The first known use of polar area diagrams was by André-Michel Guerry, which he called courbes circulaires, in an 1829 paper showing seasonal and daily variation in wind direction over the year and births and deaths by hour of the day.[14] Léon Lalanne later used a polar diagram to show the frequency of wind directions around compass points in 1843. The wind rose is still used by meteorologists. Nightingale published her rose diagram in 1858. The name "coxcomb" is sometimes used erroneously: this was the name Nightingale used to refer to a book containing the diagrams rather than the diagrams themselves.[15] It has been suggested[by whom?] that most of Nightingale's early reputation was built on her ability to give clear and concise presentations of data.

Spie chart

A useful variant of the polar area chart is the spie chart designed by Feitelson .[16] This superimposes a normal pie chart with a modified polar area chart to permit the comparison of a set of data at two different states. For the first state's budget distribution, this is useful for visualizing hazards for population groups (e.g. the distribution of age and gener groups among road casualties compared with these groups's sizes in the general population). The R Graph Gallery provides an example.[17]

Multi-level Pie, Radial tree, or Ring chart

Multi-level pie or Ring chart of Disk usage in Linux file system

Multi-level pie chart, also known as a radial tree chart is used to visualize hierarchical data, depicted by concentric circles.[18] The circle in the centre represents the root node, with the hierarchy moving outward from the center. A segment of the inner circle bears a hierarchical relationship to those segments of the outer circle which lie within the angular sweep of the parent segment.[19]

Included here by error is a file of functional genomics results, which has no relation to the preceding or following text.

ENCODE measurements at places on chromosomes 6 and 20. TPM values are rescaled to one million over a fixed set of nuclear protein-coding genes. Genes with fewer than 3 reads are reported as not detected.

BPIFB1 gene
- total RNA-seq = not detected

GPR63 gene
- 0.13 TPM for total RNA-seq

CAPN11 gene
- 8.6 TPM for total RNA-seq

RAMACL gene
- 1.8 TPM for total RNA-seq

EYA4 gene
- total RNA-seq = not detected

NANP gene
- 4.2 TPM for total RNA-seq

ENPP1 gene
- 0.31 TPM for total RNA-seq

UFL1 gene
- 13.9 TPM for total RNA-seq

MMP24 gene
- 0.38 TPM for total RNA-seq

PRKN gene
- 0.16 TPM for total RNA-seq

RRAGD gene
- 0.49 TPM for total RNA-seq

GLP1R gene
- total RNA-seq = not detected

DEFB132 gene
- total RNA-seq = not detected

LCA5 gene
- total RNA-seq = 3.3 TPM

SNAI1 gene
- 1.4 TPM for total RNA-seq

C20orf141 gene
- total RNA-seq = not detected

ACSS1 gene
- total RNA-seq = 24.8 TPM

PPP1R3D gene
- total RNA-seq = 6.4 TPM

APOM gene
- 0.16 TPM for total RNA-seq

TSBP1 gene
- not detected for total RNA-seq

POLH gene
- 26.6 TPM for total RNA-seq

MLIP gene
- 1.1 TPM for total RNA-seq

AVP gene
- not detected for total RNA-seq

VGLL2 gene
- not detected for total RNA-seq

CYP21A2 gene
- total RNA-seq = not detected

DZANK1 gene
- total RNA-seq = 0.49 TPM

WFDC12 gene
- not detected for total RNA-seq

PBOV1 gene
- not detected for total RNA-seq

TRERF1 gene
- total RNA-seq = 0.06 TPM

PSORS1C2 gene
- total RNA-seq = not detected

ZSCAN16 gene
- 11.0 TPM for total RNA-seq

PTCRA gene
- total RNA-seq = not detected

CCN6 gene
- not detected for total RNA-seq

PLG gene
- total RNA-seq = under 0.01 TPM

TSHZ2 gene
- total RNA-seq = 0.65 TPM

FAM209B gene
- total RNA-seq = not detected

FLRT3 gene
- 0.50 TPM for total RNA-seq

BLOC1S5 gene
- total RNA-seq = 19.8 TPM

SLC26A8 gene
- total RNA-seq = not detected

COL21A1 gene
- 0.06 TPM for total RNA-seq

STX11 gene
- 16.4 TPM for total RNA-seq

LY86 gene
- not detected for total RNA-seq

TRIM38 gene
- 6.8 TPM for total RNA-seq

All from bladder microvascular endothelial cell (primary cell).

3-D pie chart

A perspective (3D) pie chart is used to give the chart a 3D look. Often used for aesthetic reasons, the third dimension does not improve the reading of the data; on the contrary, these plots are difficult to interpret because of the distorted effect of perspective associated with the third dimension. The use of superfluous dimensions not used to display the data of interest is discouraged for charts in general, not only for pie charts.[7][20]

Doughnut chart

A doughnut chart (also spelled donut) is functionally identical to a pie chart, with the exception of a blank center and the ability to support multiple statistics as one.

History

The earliest known pie chart is generally credited to William Playfair's Statistical Breviary of 1801, in which two such graphs are used.[1][2] This invention was not widely used at first;[1] the French engineer Charles Joseph Minard was one of the first to use it in 1858, in particular in maps where he needs to add information in a third dimension.[21]

Notes

  1. ^ a b c d Spence (2005)
  2. ^ a b Tufte, p. 44
  3. ^ Cleveland, p. 262
  4. ^ Wilkinson, p. 23.
  5. ^ Tufte, p. 178.
  6. ^ van Belle, p. 160–162.